David Hoffmann has been with the University of Dallas Men’s Soccer team since 2003 and coached the last 13 seasons for the Crusaders. In 2006 and 2008, he was named Coach of the Year, and, with almost 14 years of experience coaching for the Crusaders, he can be considered one of the best coaches at UD.
TF: What are some of the changes that you have seen over the past years working here at UD?
CH: I think the landscape of Division III college athletics has changed across the board. When I came in here, I was one of the first coaches that was even a full time employee, and subsequently it’s become much more substantial from a staffing standpoint; most of the coaches now have assistant coaches as well. Therefore, [the] staffing and the professionalism of sports are much higher than [they were] when I started.
Another change over the years would be that the roster sizes have grown tremendously. When I was hired, right before the starting season, we had nine boys that had played soccer before, so we had to sort of shake the cafeteria to fill the team, but this year we had a total of 45 players come through. Now a few [players] have retired from UD soccer but we still, as of today, have 38 boys.
TF: What are some aspects that you look for in a UD athlete?
CH: When I am initially looking at a kid, the first checkpoint is the academic piece. There are certain thresholds that are even above the admissions standards [so] that I feel comfortable that they are not going to be ineligible [in the future], that they are not going to struggle with classes. When recruiting, I only look for kids above a certain SAT, ACT and GPA.
The second piece would be to ask, “Can they play soccer? Can they positively impact the team?” I have to look at the composition of the current team because for me we don’t want to have four goalkeepers. We don’t want to have so many [players in that one position] that we create dissent among the ranks.
The next stage would be to see if they are a good fit with the boys already on campus. We try and bring in every prospect and have them visit with all the guys and just make sure there are no red flags in terms of personality.
TF: How do you think your relationship with your athletes has changed over the years?
CH: On some level, not much at all. To kind of exemplify that, we – my wife and I – attended a wedding in late May for a 2016 grad and there [were] about 20 soccer boys there plus some soccer girls. Then just three weeks ago, we traveled to a 2006 grad’s wedding and the same story, about 20 UD soccer boys were also in attendance.
My wife makes brownies for the boys after every game and that’s part of the wedding gift; every groom wants them. A lot of the traditions, like Christmas gift exchange and cookie decorating at our house, are something that we do regularly. We try to always have those little traditions that make it more family-oriented and not just about the team.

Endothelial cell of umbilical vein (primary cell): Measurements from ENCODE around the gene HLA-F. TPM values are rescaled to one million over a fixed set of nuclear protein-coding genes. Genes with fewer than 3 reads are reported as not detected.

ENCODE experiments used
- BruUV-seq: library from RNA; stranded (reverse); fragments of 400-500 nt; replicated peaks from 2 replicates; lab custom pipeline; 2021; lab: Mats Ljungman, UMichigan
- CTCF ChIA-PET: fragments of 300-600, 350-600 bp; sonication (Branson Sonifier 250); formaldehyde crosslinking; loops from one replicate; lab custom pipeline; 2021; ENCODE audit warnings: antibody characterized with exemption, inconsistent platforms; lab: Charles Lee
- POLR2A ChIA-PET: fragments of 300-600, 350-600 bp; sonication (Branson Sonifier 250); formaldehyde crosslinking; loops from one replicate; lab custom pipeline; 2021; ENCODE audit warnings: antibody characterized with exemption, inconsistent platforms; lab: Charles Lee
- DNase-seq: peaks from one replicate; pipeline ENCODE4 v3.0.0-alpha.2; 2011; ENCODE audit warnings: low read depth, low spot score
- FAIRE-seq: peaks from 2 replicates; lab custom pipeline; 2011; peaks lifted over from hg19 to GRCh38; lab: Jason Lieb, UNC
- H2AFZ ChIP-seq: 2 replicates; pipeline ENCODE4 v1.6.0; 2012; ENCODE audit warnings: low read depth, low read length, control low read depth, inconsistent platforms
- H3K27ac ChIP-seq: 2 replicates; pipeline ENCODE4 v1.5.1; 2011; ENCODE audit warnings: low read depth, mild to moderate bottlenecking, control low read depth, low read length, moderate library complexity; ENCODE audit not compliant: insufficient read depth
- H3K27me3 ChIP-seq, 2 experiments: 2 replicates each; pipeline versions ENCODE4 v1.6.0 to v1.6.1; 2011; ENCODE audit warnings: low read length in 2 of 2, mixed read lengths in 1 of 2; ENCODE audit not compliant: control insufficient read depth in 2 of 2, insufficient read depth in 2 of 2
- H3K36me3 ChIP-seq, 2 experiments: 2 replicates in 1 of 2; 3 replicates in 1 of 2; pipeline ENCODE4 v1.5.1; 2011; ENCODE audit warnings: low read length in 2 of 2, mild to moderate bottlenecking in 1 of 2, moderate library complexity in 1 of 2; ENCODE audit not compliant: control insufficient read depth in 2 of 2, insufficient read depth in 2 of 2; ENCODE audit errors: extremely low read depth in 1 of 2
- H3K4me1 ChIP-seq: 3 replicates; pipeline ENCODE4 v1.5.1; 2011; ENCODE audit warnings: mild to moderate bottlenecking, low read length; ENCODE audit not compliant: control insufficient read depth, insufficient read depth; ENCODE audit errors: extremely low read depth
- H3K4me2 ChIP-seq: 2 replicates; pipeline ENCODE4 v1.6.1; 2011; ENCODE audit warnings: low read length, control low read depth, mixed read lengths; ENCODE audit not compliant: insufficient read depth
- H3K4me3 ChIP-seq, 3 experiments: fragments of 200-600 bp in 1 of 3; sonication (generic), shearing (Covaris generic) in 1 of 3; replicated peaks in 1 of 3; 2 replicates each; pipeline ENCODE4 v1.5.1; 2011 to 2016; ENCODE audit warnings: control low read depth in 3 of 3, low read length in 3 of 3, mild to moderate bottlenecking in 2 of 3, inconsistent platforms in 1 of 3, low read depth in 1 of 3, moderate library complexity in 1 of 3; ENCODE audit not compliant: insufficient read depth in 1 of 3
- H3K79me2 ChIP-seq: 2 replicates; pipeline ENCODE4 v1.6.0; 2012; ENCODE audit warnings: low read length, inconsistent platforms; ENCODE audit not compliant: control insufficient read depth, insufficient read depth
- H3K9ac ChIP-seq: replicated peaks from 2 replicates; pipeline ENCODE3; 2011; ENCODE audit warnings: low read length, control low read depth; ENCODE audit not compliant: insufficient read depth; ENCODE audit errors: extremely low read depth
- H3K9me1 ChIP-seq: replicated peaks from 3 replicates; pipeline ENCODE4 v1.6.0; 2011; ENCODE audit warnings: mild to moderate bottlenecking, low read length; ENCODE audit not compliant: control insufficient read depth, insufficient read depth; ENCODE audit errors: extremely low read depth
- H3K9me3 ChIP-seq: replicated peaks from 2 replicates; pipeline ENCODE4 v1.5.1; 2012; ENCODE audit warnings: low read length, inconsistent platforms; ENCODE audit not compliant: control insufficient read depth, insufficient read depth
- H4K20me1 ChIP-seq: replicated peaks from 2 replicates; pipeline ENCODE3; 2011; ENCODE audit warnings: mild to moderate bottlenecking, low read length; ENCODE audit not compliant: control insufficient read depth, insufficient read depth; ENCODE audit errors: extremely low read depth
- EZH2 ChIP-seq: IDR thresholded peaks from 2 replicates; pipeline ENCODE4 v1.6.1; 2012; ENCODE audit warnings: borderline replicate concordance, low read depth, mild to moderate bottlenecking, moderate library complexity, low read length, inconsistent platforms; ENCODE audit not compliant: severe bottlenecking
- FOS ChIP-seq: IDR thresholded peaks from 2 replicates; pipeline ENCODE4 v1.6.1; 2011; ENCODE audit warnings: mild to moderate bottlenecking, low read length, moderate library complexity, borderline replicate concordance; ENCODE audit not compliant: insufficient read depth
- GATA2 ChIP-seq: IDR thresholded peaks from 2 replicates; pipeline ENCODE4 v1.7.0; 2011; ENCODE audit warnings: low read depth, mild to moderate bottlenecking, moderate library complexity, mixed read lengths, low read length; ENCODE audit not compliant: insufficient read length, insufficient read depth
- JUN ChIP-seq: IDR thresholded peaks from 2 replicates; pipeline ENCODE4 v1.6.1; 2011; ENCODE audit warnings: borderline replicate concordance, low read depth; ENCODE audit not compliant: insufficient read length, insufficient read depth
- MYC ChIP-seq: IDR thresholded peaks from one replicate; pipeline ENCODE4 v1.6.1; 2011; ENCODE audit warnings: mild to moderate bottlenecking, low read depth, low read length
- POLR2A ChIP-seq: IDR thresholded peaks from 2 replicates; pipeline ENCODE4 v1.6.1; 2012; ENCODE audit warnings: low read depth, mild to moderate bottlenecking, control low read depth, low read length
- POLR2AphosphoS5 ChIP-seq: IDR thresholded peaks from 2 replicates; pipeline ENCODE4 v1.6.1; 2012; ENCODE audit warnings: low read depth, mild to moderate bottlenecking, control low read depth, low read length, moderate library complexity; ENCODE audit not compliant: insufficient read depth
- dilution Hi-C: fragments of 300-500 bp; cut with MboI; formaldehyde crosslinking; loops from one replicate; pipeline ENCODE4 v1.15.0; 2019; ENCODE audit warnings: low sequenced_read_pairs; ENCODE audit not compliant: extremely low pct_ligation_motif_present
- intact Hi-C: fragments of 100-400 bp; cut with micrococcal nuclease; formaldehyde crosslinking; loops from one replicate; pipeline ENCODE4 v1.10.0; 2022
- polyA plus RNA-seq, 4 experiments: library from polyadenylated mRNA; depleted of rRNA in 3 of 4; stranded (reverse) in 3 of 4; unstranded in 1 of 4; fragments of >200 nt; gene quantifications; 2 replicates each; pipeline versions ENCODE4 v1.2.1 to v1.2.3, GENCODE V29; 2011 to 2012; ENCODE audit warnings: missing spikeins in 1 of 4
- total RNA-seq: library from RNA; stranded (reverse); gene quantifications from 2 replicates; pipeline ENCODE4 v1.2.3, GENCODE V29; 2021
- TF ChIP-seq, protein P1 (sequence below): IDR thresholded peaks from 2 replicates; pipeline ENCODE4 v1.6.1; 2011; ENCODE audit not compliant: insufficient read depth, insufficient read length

TF: What brought you to UD in the first place?
CH: Dick Strockbine [the athletic director] was super instrumental in getting me here in the first place. I played for him in college my freshman and
sophomore year. He recruited me to coach when the position came open and he knew I was in the area. I had already been a collegiate head coach and he felt like, I guess, that I would be someone he would like to work with. He brought me in, gave me the sales pitch, and it seemed like a good idea.
TF: What has kept you here at UD?
CH: The roots have just gotten deeper and deeper. I grew up in Colleyville, Texas; my parents are still settled here. My in-laws made the determination to sell their California home, as well as their retirement home in Colorado, and moved about 600 yards away from us.
My wife is in real estate and fortunately she is really good at her job. Three out of the last four years she has been featured in D Magazine as one of the top realtors in North Texas.
Bottom line, financially it doesn’t make sense to leave. From a family standpoint, it doesn’t make sense to leave. I’ve joked for years now, that I am going to coach the kids of my kids.
TF: Do you have any advice for any new coaches or people who are thinking about coaching at the college level?
CH: A lot, probably more than can go in a single article. One of the things that I am finding that has helped me to be successful, is to seek knowledge from different sources, not just your sport. It could be learning drills from other sports and modifying those to meet your own [needs]. Or I also consume a lot of information about education and how people learn and from a health perspective, how to help the body.
At the same time, if you are going to be a coach, you should be pretty true to your nature and not try to mimic others. It’s fair to steal the good pieces, but just because Coach X delivers sessions this way, doesn’t mean anything. You need to speak in your own voice; you need to figure out what is comfortable for you.
Another piece is that I have always considered this not to be “my team,” I have always preferred to see myself as a steward of UD soccer. I think that by thinking in a bigger scheme, it makes things easier on a day-to-day basis.
A version of my long-term vision would be, when I was hired – those Red Tipped Photinias out there [around the soccer field] – I dug the hole on about 75 of those and put the plants in the ground. Over a decade ago, I decided I wanted the soccer field to have hedges and now we do.